With the album released on Monday 4th March Adam kindly had a chat about The Kreuzberg Machine, Man Without Machines and we didn’t have to resort to talking about the football (actually we don’t talk about the football) or the weather.
How does it feel having the album out now? What did it feel like getting the finished artefact in your hands?
It’s great to get it out, and a bit of relief as well, it’s been brewing for a while so I’m glad that we got there. It’s only on CD and download at the moment, but if there is a demand for vinyl we might see about putting a limited number out on that too.
What has the reception to the album been like?
Most people seem to really like it, it’s been getting reviews of 7-8/10, which is good, but some people really hate it. I’d rather it was a bit marmite than being lacklustre and just wash over. I’m pleased that most people enjoy it though.
What inspired the title The Kreuzberg Press?
Well it’s that very interesting area in Berlin where all the counter culture in art and music has gone on for many years, Bowie and Iggy Pop used to hang out there in the 70s and it’s almost an icon for the cold war tensions with Checkpoint Charlie being located there. It’s more the essence of the place I’m trying to convey rather than the place itself.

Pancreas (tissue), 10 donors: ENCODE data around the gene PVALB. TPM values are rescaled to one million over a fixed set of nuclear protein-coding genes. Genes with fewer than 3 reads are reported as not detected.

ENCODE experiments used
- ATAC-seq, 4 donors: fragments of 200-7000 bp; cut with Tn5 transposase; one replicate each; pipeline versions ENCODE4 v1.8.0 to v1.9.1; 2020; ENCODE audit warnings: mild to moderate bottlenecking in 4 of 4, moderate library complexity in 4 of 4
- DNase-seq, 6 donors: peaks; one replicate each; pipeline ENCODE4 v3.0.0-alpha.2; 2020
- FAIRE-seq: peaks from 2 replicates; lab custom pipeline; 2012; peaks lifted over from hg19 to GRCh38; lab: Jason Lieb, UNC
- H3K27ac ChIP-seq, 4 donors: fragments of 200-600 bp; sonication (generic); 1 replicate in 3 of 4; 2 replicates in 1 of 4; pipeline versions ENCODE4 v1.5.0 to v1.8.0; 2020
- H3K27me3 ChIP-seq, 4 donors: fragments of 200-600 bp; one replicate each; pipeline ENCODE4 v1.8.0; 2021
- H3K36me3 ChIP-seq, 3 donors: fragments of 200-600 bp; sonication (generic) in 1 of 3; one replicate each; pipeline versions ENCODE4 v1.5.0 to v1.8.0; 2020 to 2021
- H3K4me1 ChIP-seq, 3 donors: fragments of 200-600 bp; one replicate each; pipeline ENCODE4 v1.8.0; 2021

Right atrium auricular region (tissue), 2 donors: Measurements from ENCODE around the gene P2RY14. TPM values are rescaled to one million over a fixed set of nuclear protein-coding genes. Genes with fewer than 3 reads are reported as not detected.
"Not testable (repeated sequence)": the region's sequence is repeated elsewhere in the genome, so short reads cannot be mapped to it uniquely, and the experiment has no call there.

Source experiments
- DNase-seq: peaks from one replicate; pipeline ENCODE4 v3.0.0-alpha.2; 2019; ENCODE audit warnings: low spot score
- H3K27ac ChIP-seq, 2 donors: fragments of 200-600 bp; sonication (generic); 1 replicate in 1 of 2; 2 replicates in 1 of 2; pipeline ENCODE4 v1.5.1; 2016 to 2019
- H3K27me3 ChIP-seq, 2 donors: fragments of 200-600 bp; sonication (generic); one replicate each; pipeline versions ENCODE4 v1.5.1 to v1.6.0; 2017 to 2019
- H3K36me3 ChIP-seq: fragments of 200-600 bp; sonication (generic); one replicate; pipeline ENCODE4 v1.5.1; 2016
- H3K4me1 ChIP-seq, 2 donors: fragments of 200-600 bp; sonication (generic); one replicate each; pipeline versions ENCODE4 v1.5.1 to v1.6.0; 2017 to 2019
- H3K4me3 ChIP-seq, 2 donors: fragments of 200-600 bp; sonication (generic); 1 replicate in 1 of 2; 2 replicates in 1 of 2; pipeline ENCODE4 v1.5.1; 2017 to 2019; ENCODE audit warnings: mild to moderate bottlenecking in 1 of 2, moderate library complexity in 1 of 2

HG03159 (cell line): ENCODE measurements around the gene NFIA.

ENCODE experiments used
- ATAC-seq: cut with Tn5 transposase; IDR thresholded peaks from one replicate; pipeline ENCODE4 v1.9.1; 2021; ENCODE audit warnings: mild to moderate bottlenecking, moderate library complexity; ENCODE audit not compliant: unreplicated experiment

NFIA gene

Several of the songs have quite a political / social commentary aspect to them without necessarily being overly preachy? What is your approach to lyric writing?
The lyrics always come after the music. I find it more difficult to write the lyrics than the music. I’d rather there was some sort of message or theme there than it just being the classic boy meets girl or let’s have a party thing. Although saying that, ‘Even Still Even Though’ is based on word play more than anything else.
Can music influence a listener’s political or social views? Does it still have that power or did it ever have that power?
I think so, my intention is to get people thinking about things rather than being ‘preachy’ as you said before. I think music and art have always been a pipeline to rouse people’s thoughts about political and social issues. Both, in good and bad ways.
Man Without Machines was very much originally a solo endeavour in terms of recording the album. How does playing live with a full band effect (if at all) your approach to the songs?